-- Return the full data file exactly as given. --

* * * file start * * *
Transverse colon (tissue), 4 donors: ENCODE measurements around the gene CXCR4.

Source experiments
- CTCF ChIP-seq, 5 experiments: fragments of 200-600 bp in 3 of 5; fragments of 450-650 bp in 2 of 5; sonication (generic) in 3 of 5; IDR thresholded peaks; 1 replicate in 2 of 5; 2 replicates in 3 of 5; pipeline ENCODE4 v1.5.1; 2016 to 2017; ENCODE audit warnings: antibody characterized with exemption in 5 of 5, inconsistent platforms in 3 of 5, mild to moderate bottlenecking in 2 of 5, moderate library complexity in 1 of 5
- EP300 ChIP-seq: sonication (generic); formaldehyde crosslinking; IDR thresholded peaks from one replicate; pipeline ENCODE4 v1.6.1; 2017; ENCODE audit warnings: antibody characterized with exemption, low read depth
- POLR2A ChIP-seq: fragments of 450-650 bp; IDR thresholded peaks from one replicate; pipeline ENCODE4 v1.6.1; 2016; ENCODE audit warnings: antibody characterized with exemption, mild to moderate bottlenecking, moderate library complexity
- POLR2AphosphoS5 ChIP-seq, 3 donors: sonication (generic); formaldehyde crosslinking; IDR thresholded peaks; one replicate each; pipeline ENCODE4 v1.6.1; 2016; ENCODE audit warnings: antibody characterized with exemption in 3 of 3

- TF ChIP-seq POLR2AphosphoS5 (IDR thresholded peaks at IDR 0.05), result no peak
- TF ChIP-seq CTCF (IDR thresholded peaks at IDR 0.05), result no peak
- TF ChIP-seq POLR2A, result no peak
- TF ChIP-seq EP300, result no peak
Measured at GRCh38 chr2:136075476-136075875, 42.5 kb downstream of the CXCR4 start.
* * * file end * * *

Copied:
Transverse colon (tissue), 4 donors: ENCODE measurements around the gene CXCR4.

Source experiments
- CTCF ChIP-seq, 5 experiments: fragments of 200-600 bp in 3 of 5; fragments of 450-650 bp in 2 of 5; sonication (generic) in 3 of 5; IDR thresholded peaks; 1 replicate in 2 of 5; 2 replicates in 3 of 5; pipeline ENCODE4 v1.5.1; 2016 to 2017; ENCODE audit warnings: antibody characterized with exemption in 5 of 5, inconsistent platforms in 3 of 5, mild to moderate bottlenecking in 2 of 5, moderate library complexity in 1 of 5
- EP300 ChIP-seq: sonication (generic); formaldehyde crosslinking; IDR thresholded peaks from one replicate; pipeline ENCODE4 v1.6.1; 2017; ENCODE audit warnings: antibody characterized with exemption, low read depth
- POLR2A ChIP-seq: fragments of 450-650 bp; IDR thresholded peaks from one replicate; pipeline ENCODE4 v1.6.1; 2016; ENCODE audit warnings: antibody characterized with exemption, mild to moderate bottlenecking, moderate library complexity
- POLR2AphosphoS5 ChIP-seq, 3 donors: sonication (generic); formaldehyde crosslinking; IDR thresholded peaks; one replicate each; pipeline ENCODE4 v1.6.1; 2016; ENCODE audit warnings: antibody characterized with exemption in 3 of 3

- TF ChIP-seq POLR2AphosphoS5 (IDR thresholded peaks at IDR 0.05), result no peak
- TF ChIP-seq CTCF (IDR thresholded peaks at IDR 0.05), result no peak
- TF ChIP-seq POLR2A, result no peak
- TF ChIP-seq EP300, result no peak
Measured at GRCh38 chr2:136075476-136075875, 42.5 kb downstream of the CXCR4 start.